Magician’s Apprentice Chapter LXI

The story so far: Lady Gwella is Tollon’s enemy. Lady Gwella is carrying Tollon’s child. Lady Gwella has a death sentence on her head. All of which puts Tollon in the difficult situation of helping her escape. (And if you’re unfamiliar with ANY of this, this link will take you to the full back story.) Now read on . . .

Even nobility, it seems, values the back door exit. Earl Haulloran informs me the tunnel leading out of his suite from a secret door was built by his great-grandfather for just such an occasion as this. It even has a chest of clothes in it, with a filled purse, for any earl or lady unlucky enough to be routed out of their beds. We pause while those two change into something more suitable for outdoors. Then we push on to the end. The earl smiles as we reach a door, push it open, and find ourselves down by the riverbank.

I look around. “Luckily the morning fog hasn’t burnt off.”

The Earl snickers. “Oh, my grandfather was more intelligent than that, Tollon. We’re below the top of the bank. We can’t be seen from the palace no matter what the weather.” His smile drops as he looks back up at the bank. “Still, no reason to assume they won’t figure out what’s happened sooner or later. We need to go upstream and catch a boat across the river as quickly as possible. Friends will help us to horses.”

As we walk upstream, I say to the earl, “I should leave you at the boat.”

Lady Gwella gives me a suspicious look. “You’re in this with us, Tollon. No backing out now.”

I shake my head. “I’m in it to see you to safety. Once you get across the river, you’ll be contacting your friends. The less I know about them, the less I can inform on you, if it comes to that.”

“If you come with us, that won’t be a worry,” Lady Gwella insists.

The earl gives me a thoughtful look before he speaks. And then he addresses his wife first. “Ah, but he might be worried how safe he’ll be in our hands. He might wonder if he will become, ah, expendable. I can’t blame him for that.” He turns back to me as we walk. “You have a way to hide? Perhaps your lethal little slave-friend?”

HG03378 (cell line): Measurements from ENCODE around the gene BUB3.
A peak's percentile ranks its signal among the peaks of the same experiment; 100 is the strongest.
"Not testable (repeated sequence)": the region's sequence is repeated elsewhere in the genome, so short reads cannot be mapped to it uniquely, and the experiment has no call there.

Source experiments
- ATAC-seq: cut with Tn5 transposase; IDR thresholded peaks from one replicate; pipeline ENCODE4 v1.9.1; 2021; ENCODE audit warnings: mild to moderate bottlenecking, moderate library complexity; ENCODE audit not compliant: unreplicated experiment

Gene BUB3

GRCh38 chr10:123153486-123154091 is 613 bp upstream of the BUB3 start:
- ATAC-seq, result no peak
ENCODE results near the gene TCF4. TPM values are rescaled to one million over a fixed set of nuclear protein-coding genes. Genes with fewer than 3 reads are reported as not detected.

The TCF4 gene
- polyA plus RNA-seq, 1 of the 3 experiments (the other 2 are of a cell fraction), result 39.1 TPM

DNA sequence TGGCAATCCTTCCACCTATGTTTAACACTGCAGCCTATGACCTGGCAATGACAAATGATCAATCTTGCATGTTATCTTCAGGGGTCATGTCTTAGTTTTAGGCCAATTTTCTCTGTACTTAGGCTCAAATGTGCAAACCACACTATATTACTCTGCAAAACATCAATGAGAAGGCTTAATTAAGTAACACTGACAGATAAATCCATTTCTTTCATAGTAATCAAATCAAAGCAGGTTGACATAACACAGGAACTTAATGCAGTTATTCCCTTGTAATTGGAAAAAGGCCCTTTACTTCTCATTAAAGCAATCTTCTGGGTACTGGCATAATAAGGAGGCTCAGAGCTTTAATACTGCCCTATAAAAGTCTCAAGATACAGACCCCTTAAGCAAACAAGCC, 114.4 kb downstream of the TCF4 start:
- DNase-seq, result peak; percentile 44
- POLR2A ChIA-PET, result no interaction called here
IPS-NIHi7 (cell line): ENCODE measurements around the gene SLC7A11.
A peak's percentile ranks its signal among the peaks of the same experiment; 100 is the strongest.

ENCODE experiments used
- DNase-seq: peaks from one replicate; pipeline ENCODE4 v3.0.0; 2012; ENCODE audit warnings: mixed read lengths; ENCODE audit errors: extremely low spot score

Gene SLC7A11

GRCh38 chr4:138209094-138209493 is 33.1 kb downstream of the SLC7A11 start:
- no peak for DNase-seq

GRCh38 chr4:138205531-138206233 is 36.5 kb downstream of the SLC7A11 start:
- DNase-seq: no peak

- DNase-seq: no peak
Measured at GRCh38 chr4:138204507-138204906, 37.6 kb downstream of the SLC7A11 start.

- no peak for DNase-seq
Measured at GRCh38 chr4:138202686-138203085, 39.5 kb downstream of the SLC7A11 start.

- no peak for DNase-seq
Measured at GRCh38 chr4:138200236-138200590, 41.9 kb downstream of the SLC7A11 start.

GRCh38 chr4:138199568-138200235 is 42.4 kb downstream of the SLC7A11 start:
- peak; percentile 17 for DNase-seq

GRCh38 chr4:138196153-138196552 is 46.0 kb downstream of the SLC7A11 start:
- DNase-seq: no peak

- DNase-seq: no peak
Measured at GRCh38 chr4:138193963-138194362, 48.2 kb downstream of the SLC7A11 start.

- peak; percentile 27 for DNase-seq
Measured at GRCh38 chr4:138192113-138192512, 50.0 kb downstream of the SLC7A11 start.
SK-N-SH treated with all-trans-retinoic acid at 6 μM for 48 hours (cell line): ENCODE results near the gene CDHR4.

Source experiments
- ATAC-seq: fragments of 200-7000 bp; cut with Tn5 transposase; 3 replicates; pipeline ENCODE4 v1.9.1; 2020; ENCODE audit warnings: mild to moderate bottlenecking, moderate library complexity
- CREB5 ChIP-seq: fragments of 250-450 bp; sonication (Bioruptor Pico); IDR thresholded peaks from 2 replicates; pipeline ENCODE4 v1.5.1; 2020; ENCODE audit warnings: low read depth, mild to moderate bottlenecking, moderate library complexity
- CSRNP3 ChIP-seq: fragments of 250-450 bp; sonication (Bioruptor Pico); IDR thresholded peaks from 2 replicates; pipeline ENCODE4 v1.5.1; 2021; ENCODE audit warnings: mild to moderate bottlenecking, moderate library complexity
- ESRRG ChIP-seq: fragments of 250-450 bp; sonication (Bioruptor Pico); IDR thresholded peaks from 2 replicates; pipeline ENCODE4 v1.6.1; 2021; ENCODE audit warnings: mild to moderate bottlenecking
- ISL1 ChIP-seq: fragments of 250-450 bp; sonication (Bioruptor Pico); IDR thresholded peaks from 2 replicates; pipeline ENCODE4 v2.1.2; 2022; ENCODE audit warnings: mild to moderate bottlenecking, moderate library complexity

He means Mia. Oh, I wish. I shake my head. “She’s long gone. But I have allies in the city who will hide me. And from them I can learn what’s going on in the palace. Is there any way I can safely communicate with you once you’re back in Haulloran?”

The earl thinks. Before he can answer, Lady Gwella pulls a ring off one of her fingers and offers it to me. “You know how to do this?” she asks.

I nod and take the ring. Lady Gwella explains to her husband, “He can reach me with magic, but I can keep him from finding me. It’s safe.”

City riverfront are busy places

We continue wordlessly until we reach the Upper Wharf. The earl engages a boat. While he does so, Lady Gwella addresses me in an undertone. “I know there’s something you’re hiding, Tollon. What it is I can’t imagine. But play me false and I’ll be sure you’ll not survive the experience.”

I reply in a similar tone. “I’ve no intention of playing you false. And in truth, Lady Gwella, I can assure you without a doubt that you cannot imagine my reason why.”

Lady Gwella doesn’t take that well. But her husband calls. We go over to the boat, act as if this is a normal parting in from of the boatmen, and they are gone.

I get off the wharf and take the road back into the city. I don’t have the connections of the earl. Hiding in the countryside would not work for me. No, it’s back to disappear in the city, where the throngs of people will hide me.

I see some of the palace guard coming down the road toward me, and duck into a beer garden. The guards don’t even notice me. They just march on by. It appears the king has figured out that the earl has fled, and is trying to cut off any escape. He’s too late.

As soon as they’re gone, I get back on the road. Somehow, whether from the Haulloran’s porter at the palace, or the boatmen at the wharf, they’re going to figure out that I was with the earl and lady. Which means there’s a watchmaker I need to go see.

(To be continued . . .)


About Brian Bixby

I enjoy history because it helps me understand people. I'm writing fiction for much the same reason.
This entry was posted in Magician's Apprentice, Writing fiction and tagged , , , , . Bookmark the permalink.

5 Responses to Magician’s Apprentice Chapter LXI

  1. I can’t help but imagine this taking place on the banks of the Thames 🙂

  2. E. J. Barnes says:

    Do you mean “We’Re below the top of the bank.”?

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